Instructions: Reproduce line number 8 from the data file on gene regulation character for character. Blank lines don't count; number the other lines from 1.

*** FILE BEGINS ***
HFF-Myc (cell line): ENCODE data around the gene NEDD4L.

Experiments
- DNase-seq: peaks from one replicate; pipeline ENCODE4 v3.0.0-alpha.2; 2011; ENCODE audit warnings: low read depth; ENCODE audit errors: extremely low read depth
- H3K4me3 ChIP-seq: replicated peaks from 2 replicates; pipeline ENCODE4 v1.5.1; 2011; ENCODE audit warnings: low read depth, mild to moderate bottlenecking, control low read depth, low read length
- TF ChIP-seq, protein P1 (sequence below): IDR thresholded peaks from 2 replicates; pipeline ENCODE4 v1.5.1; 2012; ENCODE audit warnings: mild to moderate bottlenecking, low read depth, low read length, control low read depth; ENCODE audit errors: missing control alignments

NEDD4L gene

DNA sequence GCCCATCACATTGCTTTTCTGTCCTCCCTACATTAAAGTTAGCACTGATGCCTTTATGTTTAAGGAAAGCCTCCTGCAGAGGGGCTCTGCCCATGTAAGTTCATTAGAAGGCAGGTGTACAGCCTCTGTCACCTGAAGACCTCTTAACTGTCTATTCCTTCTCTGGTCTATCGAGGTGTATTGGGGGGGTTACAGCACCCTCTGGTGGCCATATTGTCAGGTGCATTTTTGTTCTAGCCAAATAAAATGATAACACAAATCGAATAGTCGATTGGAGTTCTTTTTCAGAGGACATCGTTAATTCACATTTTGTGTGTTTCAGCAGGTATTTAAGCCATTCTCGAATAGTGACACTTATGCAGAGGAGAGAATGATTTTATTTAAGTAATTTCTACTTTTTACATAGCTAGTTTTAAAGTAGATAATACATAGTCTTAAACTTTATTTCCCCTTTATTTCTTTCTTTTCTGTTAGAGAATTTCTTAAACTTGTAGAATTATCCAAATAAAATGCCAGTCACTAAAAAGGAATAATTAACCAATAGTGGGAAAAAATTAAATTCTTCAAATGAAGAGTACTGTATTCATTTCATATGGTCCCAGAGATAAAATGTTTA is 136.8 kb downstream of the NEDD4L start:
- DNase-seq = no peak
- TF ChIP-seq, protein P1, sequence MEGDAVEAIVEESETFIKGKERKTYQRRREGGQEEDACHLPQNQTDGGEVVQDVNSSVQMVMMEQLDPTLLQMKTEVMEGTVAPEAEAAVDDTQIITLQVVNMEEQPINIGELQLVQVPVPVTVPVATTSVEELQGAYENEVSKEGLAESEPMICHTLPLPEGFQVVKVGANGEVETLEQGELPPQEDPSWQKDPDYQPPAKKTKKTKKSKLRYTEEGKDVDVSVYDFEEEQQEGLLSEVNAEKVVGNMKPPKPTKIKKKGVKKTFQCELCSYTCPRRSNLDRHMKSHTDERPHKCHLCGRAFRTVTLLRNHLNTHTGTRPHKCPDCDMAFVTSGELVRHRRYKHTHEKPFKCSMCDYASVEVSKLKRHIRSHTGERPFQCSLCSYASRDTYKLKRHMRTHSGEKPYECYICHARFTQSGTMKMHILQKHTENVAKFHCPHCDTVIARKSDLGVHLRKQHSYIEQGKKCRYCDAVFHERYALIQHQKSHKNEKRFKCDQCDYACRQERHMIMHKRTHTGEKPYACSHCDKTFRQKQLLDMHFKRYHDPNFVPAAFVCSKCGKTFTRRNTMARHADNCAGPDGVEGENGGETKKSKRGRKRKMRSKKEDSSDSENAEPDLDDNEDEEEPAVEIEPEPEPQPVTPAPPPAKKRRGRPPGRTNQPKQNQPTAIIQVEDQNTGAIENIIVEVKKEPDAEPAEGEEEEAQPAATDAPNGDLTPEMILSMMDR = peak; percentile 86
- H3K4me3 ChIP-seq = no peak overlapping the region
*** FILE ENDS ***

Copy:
- DNase-seq = no peak